On Friday I talked about garden myths in general and one in particular. Today I want to talk about fall planting.
All the garden centers and box stores are practically giving plants away right now. And everyone is saying fall is the best time to plant. So how can you go wrong, right?
Well, first of all, look at what the garden centers are saying to you. They are not guaranteeing those plants for a specified time period, the way they would have if you had bought them in the spring. So right there, you know that something is different.
They’re not holding back on that guarantee because you got such a great deal on those plants! That may be the stated reason they give you but that’s not it. Those plants have sat in their containers all summer at the nursery on benches or on the ground with sporadic watering (sprinklers or employees doing their best). They are definitely pot and root bound.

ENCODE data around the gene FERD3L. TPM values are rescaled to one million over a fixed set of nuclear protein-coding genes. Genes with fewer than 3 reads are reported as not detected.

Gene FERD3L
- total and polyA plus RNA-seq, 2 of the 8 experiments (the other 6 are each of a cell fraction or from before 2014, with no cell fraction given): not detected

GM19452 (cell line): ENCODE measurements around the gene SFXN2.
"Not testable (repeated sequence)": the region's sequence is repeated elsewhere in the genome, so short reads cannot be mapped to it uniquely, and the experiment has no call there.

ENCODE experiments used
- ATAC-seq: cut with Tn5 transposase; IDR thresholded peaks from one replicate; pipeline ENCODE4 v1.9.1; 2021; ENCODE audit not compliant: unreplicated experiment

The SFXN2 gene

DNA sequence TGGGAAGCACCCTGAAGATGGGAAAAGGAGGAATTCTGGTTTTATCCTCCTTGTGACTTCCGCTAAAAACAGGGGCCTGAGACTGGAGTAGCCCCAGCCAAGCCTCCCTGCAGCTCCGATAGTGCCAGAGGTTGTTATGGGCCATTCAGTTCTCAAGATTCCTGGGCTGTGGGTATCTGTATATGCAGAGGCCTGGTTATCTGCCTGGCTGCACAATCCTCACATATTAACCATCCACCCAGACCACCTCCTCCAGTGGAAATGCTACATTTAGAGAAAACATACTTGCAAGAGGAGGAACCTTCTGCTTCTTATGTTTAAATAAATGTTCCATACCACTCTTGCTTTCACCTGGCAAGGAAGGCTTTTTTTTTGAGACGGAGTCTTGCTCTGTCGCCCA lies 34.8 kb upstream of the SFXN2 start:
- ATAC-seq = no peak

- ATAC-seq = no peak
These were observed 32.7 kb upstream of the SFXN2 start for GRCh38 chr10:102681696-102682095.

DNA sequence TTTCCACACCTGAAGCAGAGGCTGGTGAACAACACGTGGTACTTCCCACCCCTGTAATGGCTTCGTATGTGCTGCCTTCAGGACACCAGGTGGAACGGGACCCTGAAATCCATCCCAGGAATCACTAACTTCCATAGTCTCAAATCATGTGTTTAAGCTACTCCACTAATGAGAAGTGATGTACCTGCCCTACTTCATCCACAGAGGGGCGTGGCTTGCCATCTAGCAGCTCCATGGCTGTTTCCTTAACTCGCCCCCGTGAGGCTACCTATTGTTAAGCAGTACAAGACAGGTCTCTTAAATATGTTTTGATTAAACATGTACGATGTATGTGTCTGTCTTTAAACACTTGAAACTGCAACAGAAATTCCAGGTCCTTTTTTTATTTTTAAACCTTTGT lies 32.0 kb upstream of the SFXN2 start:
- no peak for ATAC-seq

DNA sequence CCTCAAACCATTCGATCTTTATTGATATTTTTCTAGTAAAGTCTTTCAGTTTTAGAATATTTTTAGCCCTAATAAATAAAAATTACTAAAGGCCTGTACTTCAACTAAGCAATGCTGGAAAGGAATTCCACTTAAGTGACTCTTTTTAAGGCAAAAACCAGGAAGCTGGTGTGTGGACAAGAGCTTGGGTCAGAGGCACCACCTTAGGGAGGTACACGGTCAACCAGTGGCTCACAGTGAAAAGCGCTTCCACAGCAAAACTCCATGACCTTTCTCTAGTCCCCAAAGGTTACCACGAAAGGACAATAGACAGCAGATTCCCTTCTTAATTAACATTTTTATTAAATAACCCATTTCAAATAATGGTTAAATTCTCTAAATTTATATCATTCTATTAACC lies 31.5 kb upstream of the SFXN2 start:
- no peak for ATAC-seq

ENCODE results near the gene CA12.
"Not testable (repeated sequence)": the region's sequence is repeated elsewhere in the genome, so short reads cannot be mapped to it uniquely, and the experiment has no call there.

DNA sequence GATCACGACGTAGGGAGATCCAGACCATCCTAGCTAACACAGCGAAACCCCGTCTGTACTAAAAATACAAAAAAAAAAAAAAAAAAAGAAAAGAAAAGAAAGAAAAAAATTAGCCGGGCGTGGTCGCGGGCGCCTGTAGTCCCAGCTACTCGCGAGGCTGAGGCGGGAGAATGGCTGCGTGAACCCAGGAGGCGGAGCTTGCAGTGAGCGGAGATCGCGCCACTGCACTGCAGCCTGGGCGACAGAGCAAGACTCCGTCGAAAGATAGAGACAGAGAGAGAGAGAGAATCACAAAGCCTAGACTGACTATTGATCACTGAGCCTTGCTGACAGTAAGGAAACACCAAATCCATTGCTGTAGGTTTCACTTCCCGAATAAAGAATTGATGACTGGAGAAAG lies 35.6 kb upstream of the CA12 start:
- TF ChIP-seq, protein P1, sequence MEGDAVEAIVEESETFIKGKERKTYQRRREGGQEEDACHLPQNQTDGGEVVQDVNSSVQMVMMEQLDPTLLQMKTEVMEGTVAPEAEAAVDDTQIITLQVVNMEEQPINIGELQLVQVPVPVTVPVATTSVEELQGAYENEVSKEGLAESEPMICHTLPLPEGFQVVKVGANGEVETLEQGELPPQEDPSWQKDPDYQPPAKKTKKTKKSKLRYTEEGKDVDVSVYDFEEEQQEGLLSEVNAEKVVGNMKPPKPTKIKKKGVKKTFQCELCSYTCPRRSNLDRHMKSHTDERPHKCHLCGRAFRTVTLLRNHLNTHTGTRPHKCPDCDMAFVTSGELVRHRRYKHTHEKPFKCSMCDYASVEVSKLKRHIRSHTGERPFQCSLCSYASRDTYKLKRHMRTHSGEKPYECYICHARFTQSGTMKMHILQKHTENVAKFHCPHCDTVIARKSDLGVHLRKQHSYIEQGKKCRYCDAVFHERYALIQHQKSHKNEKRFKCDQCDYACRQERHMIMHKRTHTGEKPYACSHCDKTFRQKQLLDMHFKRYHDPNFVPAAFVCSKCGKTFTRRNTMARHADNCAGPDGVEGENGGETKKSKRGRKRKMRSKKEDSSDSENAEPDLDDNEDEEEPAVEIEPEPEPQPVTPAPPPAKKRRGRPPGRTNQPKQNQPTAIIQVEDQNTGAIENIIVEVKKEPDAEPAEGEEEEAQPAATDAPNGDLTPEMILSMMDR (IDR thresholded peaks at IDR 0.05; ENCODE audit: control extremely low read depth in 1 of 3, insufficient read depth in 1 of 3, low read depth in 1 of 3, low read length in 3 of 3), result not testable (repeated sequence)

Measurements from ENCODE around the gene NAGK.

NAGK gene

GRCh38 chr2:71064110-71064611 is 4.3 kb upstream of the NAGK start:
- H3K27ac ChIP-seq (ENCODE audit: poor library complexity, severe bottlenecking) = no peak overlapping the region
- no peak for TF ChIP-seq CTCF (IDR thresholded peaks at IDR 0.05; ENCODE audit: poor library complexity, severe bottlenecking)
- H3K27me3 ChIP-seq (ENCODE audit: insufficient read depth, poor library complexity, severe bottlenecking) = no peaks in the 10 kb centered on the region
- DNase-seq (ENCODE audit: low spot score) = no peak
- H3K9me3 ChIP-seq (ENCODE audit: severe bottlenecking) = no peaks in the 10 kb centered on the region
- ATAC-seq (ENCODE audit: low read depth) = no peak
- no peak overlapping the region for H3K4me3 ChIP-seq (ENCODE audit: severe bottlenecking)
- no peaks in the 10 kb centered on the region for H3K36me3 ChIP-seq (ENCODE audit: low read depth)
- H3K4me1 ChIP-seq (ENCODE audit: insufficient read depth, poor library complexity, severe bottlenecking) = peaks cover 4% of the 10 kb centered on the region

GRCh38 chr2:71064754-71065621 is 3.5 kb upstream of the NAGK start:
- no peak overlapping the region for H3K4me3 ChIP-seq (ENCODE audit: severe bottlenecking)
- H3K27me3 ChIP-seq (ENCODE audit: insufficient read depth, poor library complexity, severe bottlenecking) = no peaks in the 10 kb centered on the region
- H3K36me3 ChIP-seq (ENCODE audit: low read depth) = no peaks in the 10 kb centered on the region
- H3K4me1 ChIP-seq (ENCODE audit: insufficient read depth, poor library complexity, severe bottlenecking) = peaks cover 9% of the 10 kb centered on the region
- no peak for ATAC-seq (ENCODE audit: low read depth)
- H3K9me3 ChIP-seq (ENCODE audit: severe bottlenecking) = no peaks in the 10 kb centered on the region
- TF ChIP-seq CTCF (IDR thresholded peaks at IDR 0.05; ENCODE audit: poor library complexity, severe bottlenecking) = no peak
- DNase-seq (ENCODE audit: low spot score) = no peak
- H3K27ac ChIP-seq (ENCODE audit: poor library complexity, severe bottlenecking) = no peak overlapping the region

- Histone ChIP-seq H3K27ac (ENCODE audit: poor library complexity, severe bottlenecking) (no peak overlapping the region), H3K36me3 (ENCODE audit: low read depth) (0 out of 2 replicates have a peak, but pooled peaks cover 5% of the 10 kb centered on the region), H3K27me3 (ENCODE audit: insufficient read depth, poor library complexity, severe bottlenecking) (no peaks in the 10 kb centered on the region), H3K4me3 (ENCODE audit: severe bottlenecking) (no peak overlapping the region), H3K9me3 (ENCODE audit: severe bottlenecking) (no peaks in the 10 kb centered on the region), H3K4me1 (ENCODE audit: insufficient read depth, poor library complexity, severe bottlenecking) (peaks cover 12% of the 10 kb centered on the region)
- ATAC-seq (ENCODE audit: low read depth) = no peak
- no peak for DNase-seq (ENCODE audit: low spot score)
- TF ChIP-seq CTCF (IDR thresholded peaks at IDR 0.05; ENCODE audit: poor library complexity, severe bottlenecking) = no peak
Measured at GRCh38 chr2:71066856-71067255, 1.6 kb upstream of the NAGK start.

Now you are going to take them home and put them into your soils–which admittedly are nice and warm–warmer than the air, in many cases. But again, you will not water properly until the ground freezes. No one ever does, and that includes me!
So you’re taking stressed plants and putting them in the ground and not watering properly. Some will live. Some won’t. But if you’re getting 40-50% off, it’s not a catastrophe.
What shouldn’t you plant in the fall? Certain things like warm season ornamental grasses. Certain evergreens also don’t like to be planted in the fall. Mind you, my advice is for the Northeast in the United States. Different parts of the country vary greatly. The south and southwest are planting all sorts of things now that I would be putting in in April or perhaps early May.
And of course, spring-flowering (sometimes called Holland) bulbs must be planted now because they need a long period of chill to develop their blooms. Here in the northeast we have maybe a month or so left to plant them. Warmer regions often have to buy “pre-chilled” bulbs in order to get bulbs that have an adequate number of weeks of cool weather.